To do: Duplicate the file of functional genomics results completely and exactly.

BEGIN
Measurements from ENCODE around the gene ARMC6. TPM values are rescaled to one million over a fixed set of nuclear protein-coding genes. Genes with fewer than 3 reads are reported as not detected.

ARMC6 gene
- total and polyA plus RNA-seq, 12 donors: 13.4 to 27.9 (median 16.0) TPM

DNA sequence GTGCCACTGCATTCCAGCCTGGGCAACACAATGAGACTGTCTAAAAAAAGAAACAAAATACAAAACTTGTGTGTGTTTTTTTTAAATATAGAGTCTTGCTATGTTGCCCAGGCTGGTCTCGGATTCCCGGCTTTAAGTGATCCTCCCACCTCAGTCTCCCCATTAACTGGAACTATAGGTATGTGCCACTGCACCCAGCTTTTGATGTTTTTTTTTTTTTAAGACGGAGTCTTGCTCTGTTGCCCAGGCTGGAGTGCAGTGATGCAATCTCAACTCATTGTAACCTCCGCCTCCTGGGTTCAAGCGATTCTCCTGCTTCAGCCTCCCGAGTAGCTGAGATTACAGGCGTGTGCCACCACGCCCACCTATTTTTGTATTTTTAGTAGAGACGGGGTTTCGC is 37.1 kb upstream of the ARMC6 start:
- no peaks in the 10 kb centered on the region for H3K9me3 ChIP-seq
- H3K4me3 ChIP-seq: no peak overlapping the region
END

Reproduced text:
Measurements from ENCODE around the gene ARMC6. TPM values are rescaled to one million over a fixed set of nuclear protein-coding genes. Genes with fewer than 3 reads are reported as not detected.

ARMC6 gene
- total and polyA plus RNA-seq, 12 donors: 13.4 to 27.9 (median 16.0) TPM

DNA sequence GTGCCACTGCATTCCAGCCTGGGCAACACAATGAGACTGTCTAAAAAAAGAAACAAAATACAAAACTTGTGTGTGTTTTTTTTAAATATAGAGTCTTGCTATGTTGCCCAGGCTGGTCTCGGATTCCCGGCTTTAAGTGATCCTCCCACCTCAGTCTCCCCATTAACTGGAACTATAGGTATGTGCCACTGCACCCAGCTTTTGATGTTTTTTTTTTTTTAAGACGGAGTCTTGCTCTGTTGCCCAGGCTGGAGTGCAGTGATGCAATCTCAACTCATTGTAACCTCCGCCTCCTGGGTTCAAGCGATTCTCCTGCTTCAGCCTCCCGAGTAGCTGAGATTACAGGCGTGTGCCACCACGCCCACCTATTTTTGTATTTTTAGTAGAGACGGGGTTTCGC is 37.1 kb upstream of the ARMC6 start:
- no peaks in the 10 kb centered on the region for H3K9me3 ChIP-seq
- H3K4me3 ChIP-seq: no peak overlapping the region